So we have the result of the Dutch election, with incumbent Prime Minister Mark Rutte and his People’s Party for Freedom and Democracy (VVD) winning the largest share of the vote after a better-than-expected showing (albeit with a smaller tally of seats than in the last election in 2012). Geert Wilders’ Freedom Party finished in second place after what must have been a disappointing night for them, with the Christian Democrats and Liberals close behind. The Green Party also polled well. The notable loser was the Labour Party, formerly part of the ruling coalition, which suffered a collapse in support.
The sense of relief from the European establishment was palpable, with the German government and luminaries such as former president of the European Parliament (and German electoral hopeful) Martin Schulz quick to toast the result. It certainly seems that the rising tide of populism, with such apparent momentum after the Brexit and Trump shocks, has subsided in the near term: Mr Wilders’ campaign faltered in its last week in the face of toughened rhetoric from Mr Rutte on key Freedom Party topics. Nonetheless, Mr Wilders and his colleagues now represent the second-biggest party in the Dutch lower house, and as such they are far from politically irrelevant and will have their voices heard. Furthermore, not all sources of Dutch uncertainty are yet stemmed, as the task of forming a government will now fall to the VVD party. On average, the forming of Dutch coalitions has taken three months, and the lower chamber is now very evenly split. Considerable challenges – and compromises – may lie ahead for Mr Rutte in the coming weeks.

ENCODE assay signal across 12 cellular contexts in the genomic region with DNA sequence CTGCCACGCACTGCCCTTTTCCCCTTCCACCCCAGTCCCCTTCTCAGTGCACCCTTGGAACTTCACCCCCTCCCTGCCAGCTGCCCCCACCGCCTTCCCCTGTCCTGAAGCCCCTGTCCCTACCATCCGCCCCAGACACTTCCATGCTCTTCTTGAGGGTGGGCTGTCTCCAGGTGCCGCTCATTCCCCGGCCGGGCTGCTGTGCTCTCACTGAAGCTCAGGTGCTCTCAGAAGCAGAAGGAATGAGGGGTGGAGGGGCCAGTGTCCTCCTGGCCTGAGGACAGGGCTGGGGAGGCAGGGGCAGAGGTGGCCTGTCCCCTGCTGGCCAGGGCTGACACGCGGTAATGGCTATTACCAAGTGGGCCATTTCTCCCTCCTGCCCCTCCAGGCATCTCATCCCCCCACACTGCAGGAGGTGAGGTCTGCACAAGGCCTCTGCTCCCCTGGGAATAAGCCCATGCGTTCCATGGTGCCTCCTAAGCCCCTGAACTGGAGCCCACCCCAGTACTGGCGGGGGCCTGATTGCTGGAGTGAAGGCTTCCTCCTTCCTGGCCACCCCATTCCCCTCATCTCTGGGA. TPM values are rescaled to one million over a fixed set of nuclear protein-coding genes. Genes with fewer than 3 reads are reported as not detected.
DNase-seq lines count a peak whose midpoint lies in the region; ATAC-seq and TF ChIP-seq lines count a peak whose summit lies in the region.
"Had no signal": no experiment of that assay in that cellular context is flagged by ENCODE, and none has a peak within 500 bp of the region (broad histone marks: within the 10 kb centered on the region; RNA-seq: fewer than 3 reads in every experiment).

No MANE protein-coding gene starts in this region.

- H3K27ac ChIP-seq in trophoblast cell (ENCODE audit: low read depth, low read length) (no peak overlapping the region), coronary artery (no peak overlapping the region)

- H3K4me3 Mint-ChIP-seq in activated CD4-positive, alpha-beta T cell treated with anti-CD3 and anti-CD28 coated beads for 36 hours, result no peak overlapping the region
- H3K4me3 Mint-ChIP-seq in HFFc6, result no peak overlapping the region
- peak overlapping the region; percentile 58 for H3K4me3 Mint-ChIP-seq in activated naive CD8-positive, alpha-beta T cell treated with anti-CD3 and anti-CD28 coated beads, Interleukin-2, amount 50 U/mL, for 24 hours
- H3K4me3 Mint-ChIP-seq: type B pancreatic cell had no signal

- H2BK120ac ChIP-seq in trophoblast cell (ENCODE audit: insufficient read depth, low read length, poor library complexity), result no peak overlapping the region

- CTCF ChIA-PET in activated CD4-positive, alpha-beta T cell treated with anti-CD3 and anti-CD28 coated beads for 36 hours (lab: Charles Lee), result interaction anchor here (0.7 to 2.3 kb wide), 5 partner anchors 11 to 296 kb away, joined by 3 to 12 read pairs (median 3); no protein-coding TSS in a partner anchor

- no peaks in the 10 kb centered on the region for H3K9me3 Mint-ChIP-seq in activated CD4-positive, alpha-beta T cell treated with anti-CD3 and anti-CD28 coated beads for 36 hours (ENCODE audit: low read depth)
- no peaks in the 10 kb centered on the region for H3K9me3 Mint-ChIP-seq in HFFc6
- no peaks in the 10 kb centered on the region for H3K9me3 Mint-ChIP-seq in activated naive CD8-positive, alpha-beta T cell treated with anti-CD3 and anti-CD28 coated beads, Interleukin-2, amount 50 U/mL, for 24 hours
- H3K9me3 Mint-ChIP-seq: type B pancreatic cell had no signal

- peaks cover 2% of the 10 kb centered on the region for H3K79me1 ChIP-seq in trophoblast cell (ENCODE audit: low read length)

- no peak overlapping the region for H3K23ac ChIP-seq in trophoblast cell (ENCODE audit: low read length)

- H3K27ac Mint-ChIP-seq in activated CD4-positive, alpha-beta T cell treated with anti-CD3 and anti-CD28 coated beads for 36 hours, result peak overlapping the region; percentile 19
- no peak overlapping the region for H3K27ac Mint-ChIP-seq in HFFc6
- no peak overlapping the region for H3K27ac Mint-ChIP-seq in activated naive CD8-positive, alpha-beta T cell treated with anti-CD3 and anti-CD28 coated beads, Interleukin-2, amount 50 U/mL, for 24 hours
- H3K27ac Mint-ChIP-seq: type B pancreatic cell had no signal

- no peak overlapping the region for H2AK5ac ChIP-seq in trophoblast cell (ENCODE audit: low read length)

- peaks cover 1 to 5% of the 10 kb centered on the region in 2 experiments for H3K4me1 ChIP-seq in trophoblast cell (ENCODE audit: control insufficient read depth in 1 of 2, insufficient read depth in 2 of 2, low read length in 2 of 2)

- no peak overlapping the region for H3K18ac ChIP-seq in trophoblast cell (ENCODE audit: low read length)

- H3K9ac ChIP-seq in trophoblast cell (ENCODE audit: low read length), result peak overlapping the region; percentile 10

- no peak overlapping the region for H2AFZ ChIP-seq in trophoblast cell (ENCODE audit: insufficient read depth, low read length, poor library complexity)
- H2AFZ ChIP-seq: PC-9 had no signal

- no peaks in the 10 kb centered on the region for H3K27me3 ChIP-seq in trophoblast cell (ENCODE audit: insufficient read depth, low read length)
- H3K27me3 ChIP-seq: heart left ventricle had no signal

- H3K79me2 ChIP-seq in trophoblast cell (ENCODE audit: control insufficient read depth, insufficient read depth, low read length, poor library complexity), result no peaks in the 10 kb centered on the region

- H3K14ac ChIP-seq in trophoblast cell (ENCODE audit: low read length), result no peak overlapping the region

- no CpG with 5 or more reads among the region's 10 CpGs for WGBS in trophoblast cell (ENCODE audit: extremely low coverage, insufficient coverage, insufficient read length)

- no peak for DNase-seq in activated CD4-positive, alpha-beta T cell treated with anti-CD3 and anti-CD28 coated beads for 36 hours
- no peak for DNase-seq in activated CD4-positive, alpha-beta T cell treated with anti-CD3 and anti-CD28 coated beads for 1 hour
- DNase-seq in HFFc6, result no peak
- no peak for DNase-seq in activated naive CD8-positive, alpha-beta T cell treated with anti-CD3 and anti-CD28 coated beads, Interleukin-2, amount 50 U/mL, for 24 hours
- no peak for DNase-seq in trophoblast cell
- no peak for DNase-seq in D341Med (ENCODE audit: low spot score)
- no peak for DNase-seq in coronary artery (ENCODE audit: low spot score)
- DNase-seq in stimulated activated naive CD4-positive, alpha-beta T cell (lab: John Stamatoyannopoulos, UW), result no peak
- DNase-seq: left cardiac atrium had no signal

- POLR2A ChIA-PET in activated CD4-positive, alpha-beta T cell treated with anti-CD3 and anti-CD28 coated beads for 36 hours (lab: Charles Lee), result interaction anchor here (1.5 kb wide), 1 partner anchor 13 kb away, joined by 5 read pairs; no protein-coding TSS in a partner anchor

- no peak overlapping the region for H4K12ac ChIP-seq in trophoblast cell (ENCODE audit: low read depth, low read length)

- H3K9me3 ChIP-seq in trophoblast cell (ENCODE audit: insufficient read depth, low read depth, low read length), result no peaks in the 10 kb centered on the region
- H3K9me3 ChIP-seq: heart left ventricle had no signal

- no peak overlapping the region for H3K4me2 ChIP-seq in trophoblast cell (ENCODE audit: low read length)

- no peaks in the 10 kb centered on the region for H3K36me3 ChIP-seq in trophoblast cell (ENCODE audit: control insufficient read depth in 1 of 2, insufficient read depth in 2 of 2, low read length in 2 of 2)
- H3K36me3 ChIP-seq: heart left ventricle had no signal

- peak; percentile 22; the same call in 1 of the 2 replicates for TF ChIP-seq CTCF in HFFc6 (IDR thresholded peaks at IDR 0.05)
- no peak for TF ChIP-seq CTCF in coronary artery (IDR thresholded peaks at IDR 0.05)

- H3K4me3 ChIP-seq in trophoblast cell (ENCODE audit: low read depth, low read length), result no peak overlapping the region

Investor attention in Europe will now turn to the French presidential elections, which will take place over two rounds on 23 April and 7 May. There is little doubt that the Dutch result represents a setback for Marine Le Pen, the leader of the Front National, who would have been hoping for a continuation of pro-nationalist, anti-EU sentiment. If we are to infer anything from the Netherlands’ election – and presuming it has any material relevance to France – it may be that support for French conservative candidate François Fillon is understated. It is certainly true that centrist candidate Emmanuel Macron, if successful, would have to work with a parliament with virtually no representation from his new En Marche party; and Fillon’s Républicains are likely to win the largest number of seats. Despite his travails over an expenses scandal, this may be encouraging to the former prime minister as he goes to the polls hoping that the electorate will choose a decisive path towards conservative reform. Mr Macron maintains an advantage in the polls, but there are signs that this is a tightening race.
In essence, then, the EU will be encouraged by this result. But it is not out of the woods just yet.
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